23. Please post on FB. Best article I have ever read on the issue.

  24. Talk about not telling the whole story. Good lord, if you’re going to post it, tell the entire story.

    The U.S. House of Representatives was safely Democratic as a result of the Nov. 4, 2008, elections by a margin of 257 – 199; the Democrats had gained 21 seats from the 2006-07 Congress. The real interesting ACA political dynamics began during the November 2008 U.S. Senate elections.

    Going into the 2008 elections, the Senate consisted of 49 Democrats, 49 Republicans, and two Independents (Joe Lieberman of Connecticut and Bernie Sanders of Vermont) who caucused with the Democrats. When the smoke cleared from those elections, the Democrats picked up eight seats to increase their majority to 57-41 (although Democrat Al Franken’s recount victory was not official until July 7). With the two Independents, the Democrats were one vote shy of the supermajority magic number of 60 they needed to ward off any filibuster attempts and move forward with broad healthcare reform legislation.

    But on April 28, 2009, the dynamics changed when Pennsylvania Republican Arlen Spector changed parties, giving Senate Democrats that coveted 60th vote.

    Now the Democrats had a safe majority in the House and a filibuster-proof supermajority of 60 in the Senate. That scenario lasted only four months before fate intervened. Sen. Ted Kennedy of Massachusetts died on August 25, 2009, leaving the Democrats, once again, with 59 seats (counting the two Independents). Exactly one month later, on September 25, Democrat Paul Kirk was appointed interim senator from Massachusetts to serve until the special election set for January 19, 2010 – once again giving the Democrats that 60th vote. But the intrigue was just beginning.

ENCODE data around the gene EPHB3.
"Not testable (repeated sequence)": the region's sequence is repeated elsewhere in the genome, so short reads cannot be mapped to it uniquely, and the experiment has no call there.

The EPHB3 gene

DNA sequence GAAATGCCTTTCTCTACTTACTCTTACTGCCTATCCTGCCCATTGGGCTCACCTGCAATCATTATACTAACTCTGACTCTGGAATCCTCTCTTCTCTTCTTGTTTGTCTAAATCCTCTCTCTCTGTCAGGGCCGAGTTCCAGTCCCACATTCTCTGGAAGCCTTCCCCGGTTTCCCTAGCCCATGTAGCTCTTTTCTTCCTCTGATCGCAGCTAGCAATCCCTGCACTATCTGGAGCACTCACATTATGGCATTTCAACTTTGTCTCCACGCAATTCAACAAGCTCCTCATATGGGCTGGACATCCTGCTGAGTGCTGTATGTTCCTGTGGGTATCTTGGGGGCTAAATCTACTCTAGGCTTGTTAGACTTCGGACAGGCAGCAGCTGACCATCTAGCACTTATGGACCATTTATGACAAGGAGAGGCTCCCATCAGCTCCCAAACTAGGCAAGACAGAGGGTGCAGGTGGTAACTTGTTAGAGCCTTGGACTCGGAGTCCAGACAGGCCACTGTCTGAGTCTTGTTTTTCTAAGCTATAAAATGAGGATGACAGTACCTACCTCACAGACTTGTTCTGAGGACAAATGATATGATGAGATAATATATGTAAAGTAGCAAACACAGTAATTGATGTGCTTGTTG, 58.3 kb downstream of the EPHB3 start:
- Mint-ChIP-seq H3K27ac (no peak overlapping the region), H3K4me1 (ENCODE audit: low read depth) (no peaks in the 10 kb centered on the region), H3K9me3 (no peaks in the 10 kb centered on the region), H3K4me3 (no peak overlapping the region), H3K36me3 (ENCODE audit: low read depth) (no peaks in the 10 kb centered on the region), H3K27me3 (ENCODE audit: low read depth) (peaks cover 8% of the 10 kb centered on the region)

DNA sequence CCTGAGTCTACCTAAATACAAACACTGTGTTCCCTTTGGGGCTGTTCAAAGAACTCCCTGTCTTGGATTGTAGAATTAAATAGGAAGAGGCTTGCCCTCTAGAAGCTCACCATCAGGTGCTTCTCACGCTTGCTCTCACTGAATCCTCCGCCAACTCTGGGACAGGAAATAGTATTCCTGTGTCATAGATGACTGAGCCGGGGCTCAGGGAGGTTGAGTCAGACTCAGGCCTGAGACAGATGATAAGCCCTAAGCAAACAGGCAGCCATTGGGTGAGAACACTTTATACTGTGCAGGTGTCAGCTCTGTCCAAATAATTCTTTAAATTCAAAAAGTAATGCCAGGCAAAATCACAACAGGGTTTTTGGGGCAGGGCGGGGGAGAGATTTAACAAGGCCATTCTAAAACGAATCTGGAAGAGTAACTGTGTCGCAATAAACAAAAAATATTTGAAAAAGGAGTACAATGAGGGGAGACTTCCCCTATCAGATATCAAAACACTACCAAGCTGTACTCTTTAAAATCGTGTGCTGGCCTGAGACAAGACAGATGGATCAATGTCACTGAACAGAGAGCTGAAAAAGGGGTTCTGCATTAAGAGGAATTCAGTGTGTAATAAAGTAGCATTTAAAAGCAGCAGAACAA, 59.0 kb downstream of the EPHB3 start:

With the super majority vote safely intact once again, the Senate moved rather quickly to pass the ACA – or ObamaCare – on Christmas Eve 2009 in a 60 – 39 vote (Kentucky Republican Senator Jim Bunning chose not to vote since he was not running for reelection). The House had previously passed a similar, although not identical bill on November 7, 2009, on a 220 – 215 vote. One Republican voted “aye,” and 39 Democrats were against.

    There didn’t seem to be an urgent need for Democrats to reconcile both bills immediately, because the Massachusetts special election (scheduled for January 19, 2010) was almost certain to fall to the Democrat, Attorney General Martha Coakley. After all, no Republican had been elected to the U.S. Senate from the Bay State since Edward Brooke in 1972 – 38 years before! But in yet another twist of fate, Republican Scott Brown ran his campaign as the 41st senator against ObamaCare and shocked nearly everyone by winning the special election by 110,000 votes.

    That left House Speaker Nancy Pelosi and President Obama in a dilemma. Everyone assumed that the Christmas Eve 2009 Senate bill would be tweaked considerably to conform more with the House bill passed two months previously. But now that strategy wouldn’t work, because the Democrats no longer had the 60th vote in the Senate to end debate. What to do? They decided to have the House take up the identical bill that the Senate passed on Christmas Eve. It passed on March 21, 2010, by a 219 – 212 vote. This time, no Republicans came on board, and 34 Democrats voted against. President Obama signed the ACA legislation two days later on March 23.

    The rancor has not abated since, as we all know. Republicans invoked Thomas Jefferson’s observation that “great innovations should not be forced on a slender majority – or enacted without broad support.” They cited broad legislative innovations like Social Security and Medicare, both of which enjoyed bipartisan support. They complained that one fewer vote in the Senate or a change of four votes in the House would have been enough to defeat ObamaCare. Democrats responded just as vociferously and passionately that this healthcare reform package was too important and overdue to delay or compromise.

  25. Linda Landsverk says:

    What are people supposed to do when they have no health insurance? I for one have pre-existing conditions and could never qualify for private insurance. Why can’t they just work together to fix ACA?